Asparagus is one of the few perennial vegetables (those which come up year after year) and is one of the most highly prized –a true delicacy.
It grows from thick spidery roots which act as the storage organs in winter when the plant dies back. In early spring the first young shoots to grow from these roots are harvested as the asparagus spears that we so love to eat.
These are severed from the plant at soil level and those remaining are allowed to grow into ferny stems. Being expensive to buy, growing your own asparagus is worthwhile, and with very few pest and disease problems it is not too difficult.
Sweet and stringless. Steam to retain the purple colour. Plant autumn.
A popular variety producing heavy crops of sweet spears. Plant spring.
A good early cropping variety that is also available as seed. Plant spring
An early heavy yielding variety producing thick, tender spears. Plant spring.
Asparagus is a long-term crop so it pays to get the site in order well before planting. This means removing all perennial weeds, which will otherwise quickly colonise the bed.
The roots are placed in a trench about 30cm (12in) wide and 20cm (8in) deep. Splay the roots out over a slight hump in the bottom of the trench. Cover with about 5cm (2in) of soil and firm down.
In the first year some spears will appear but avoid cutting these as you want them to grow, producing the feathery stems. These will put on lots of good growth in the first year and then you can take a small harvest off the following spring and gradually increase the amount you take as the plants establish.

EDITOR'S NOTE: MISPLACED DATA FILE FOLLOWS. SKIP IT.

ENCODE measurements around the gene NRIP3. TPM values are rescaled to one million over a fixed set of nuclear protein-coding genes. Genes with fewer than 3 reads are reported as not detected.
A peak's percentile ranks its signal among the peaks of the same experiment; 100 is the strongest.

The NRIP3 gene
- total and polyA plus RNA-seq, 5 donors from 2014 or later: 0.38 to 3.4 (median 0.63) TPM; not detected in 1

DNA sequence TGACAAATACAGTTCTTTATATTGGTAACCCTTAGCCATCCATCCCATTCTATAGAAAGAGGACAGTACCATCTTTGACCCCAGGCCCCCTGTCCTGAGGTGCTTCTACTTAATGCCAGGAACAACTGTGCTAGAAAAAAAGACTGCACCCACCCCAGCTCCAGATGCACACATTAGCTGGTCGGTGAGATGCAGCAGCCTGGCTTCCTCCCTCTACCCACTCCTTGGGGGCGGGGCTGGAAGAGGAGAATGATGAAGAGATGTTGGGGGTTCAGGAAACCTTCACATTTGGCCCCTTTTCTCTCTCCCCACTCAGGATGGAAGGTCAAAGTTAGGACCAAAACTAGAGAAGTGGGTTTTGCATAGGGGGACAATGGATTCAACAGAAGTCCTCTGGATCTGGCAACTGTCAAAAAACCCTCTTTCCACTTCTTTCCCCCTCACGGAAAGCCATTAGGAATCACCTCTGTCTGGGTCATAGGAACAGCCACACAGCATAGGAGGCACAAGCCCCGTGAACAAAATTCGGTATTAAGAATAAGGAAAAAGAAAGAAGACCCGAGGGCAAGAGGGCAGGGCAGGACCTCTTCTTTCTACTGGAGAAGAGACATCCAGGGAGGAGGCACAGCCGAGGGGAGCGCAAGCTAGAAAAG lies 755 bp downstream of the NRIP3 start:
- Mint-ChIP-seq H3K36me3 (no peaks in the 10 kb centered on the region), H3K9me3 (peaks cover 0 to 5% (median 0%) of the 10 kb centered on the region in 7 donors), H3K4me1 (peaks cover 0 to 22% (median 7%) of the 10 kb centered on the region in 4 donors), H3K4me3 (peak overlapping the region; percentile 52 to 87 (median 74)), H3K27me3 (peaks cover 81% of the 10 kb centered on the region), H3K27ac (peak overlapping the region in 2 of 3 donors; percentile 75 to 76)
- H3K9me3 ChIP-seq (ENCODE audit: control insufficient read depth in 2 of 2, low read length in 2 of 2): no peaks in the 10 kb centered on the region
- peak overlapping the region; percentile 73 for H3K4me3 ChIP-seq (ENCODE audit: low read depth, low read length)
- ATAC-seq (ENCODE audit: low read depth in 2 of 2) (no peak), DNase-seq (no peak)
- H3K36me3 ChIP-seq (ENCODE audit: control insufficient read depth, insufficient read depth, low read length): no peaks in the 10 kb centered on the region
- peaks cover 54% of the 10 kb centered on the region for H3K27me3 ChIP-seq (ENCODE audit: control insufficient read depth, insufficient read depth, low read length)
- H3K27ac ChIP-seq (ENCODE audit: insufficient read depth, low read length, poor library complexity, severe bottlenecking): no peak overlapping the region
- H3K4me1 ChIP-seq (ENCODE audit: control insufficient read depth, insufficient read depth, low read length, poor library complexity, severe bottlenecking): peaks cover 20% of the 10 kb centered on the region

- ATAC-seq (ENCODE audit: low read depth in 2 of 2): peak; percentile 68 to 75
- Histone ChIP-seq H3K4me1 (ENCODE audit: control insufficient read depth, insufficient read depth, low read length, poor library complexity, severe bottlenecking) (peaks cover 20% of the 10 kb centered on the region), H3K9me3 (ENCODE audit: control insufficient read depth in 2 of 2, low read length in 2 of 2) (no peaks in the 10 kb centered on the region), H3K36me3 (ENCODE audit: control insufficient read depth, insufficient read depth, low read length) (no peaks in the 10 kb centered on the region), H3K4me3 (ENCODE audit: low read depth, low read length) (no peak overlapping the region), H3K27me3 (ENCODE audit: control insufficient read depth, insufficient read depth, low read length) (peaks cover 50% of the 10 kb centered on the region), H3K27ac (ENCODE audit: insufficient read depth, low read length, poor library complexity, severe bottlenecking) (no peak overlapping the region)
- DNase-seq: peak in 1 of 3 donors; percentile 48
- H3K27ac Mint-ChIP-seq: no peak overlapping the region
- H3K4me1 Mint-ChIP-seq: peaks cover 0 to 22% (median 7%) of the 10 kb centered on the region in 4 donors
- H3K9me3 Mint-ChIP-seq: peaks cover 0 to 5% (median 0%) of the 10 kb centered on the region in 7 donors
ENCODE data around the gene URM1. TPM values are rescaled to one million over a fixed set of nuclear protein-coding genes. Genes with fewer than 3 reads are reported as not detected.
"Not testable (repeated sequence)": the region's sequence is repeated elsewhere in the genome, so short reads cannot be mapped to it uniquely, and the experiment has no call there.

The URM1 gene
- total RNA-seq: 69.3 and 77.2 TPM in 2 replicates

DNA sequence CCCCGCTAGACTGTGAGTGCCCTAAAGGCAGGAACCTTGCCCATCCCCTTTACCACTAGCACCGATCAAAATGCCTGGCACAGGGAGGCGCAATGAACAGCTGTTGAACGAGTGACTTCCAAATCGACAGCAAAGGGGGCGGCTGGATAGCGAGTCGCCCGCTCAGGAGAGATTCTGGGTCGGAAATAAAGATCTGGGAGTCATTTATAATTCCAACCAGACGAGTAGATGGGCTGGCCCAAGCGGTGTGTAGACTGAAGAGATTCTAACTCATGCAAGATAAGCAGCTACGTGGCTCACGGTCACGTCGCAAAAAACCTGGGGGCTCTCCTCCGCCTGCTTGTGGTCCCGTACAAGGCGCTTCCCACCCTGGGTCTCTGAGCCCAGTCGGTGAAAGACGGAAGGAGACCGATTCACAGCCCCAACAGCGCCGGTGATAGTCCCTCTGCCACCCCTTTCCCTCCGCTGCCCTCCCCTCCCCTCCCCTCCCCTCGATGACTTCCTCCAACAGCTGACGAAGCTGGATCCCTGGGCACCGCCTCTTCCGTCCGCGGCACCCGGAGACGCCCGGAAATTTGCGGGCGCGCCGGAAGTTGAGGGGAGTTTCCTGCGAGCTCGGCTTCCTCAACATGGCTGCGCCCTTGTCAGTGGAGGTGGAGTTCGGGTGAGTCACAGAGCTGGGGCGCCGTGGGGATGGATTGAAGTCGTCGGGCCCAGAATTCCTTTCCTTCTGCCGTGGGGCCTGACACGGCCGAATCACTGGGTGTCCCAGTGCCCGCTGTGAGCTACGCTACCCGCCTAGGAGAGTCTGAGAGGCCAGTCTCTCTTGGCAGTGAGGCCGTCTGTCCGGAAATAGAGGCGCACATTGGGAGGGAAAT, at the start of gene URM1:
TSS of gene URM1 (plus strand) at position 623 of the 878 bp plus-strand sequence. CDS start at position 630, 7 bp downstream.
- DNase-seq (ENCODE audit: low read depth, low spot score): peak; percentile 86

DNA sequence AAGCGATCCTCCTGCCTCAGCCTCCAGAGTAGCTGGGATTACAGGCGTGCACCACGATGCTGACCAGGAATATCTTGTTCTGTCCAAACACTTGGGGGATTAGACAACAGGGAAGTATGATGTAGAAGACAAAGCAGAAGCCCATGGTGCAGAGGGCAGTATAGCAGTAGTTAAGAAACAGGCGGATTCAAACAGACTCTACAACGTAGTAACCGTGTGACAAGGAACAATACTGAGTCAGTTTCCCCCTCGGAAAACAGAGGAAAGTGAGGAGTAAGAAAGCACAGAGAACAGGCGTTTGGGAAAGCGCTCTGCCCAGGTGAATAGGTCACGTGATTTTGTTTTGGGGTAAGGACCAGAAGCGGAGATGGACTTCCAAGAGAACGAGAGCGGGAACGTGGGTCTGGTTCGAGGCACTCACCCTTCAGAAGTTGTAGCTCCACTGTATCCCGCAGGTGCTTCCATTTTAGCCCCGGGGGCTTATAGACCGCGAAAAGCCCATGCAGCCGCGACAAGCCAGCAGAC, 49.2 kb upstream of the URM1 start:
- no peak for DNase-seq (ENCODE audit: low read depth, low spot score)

Always keep the beds weed-free but avoid hoeing in the early spring as you will cut off the spears. Once you start harvesting, around May time, then continue for a couple of weeks but stop by early to mid June and allow the shoots to develop and grow into the feathery stems.
If you don’t let these grow, the crowns will weaken and fewer shoots will form the following spring. The foliage of asparagus is fern-like and quite spindly so will benefit from being supported with string around the outside to keep it growing straight and upright.
In autumn the foliage will start to yellow and can then be removed, cutting at the base. Leave 3cm (1in) stumps above ground. In late winter apply a little Growmore and if you have some compost place some over the beds.Enjoy more Kitchen Garden reading in the monthly magazine. Click here to subscribe.
Sign-up to the Kitchen Garden Magazine Newsletter
Enter your e-mail address below to see a free digital back issue of Kitchen Garden Magazine and get regular updates straight to your inbox…
You can unsubscribe at any time.
About the Author
- New accessibility features added in the latest Kitchen Garden app update - 15th September 2021
- Major Milestone for Kitchen Garden Podcast as it surpasses 250,000 downloads! - 2nd September 2021
- Bread & Water for Africa make an urgent call for donations to their Back to School appeal - 1st September 2021